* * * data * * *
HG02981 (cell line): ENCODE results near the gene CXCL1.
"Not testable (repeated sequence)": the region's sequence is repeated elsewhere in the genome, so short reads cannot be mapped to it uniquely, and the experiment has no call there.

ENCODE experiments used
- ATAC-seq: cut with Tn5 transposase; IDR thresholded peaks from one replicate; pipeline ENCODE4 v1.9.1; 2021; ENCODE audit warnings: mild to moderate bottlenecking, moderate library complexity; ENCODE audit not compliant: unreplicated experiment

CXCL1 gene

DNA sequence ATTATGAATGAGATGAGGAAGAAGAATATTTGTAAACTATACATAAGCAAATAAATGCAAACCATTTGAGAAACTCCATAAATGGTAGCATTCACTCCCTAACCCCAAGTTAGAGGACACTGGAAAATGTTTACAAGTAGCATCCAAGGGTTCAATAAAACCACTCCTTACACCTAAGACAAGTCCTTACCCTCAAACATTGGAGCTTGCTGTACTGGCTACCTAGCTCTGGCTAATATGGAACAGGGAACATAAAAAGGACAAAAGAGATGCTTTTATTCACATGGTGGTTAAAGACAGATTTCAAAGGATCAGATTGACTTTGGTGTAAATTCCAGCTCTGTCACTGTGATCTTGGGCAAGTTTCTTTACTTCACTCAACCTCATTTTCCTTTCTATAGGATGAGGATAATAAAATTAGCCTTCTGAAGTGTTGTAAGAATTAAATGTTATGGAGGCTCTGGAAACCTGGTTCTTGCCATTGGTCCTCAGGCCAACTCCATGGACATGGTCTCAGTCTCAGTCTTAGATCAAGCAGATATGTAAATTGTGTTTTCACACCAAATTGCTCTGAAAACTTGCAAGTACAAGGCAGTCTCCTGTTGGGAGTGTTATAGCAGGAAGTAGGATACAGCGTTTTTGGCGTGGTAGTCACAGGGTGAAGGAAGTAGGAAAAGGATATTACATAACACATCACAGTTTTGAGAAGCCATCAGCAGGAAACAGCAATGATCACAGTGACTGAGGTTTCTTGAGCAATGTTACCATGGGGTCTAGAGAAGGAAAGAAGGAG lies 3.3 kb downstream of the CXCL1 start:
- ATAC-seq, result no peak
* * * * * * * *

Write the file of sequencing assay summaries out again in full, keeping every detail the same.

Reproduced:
HG02981 (cell line): ENCODE results near the gene CXCL1.
"Not testable (repeated sequence)": the region's sequence is repeated elsewhere in the genome, so short reads cannot be mapped to it uniquely, and the experiment has no call there.

ENCODE experiments used
- ATAC-seq: cut with Tn5 transposase; IDR thresholded peaks from one replicate; pipeline ENCODE4 v1.9.1; 2021; ENCODE audit warnings: mild to moderate bottlenecking, moderate library complexity; ENCODE audit not compliant: unreplicated experiment

CXCL1 gene

DNA sequence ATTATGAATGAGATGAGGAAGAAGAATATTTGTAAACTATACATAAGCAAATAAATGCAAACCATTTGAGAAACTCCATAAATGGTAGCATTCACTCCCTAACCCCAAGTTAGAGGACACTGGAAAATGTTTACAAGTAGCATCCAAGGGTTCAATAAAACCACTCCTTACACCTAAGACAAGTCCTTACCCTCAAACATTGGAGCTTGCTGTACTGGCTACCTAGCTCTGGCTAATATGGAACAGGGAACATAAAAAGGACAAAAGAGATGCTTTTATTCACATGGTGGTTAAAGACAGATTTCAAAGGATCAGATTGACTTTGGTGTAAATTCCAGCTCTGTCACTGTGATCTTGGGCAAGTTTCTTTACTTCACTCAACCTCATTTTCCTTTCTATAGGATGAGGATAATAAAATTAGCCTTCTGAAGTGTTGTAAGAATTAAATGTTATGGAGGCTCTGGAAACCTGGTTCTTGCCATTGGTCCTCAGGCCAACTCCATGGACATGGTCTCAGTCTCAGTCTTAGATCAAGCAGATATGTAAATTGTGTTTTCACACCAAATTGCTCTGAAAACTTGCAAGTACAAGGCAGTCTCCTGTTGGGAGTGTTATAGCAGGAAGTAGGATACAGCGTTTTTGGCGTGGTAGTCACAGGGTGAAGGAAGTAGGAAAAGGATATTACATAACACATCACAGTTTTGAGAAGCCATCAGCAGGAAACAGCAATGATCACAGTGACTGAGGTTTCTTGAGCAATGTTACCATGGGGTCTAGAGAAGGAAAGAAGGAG lies 3.3 kb downstream of the CXCL1 start:
- ATAC-seq, result no peak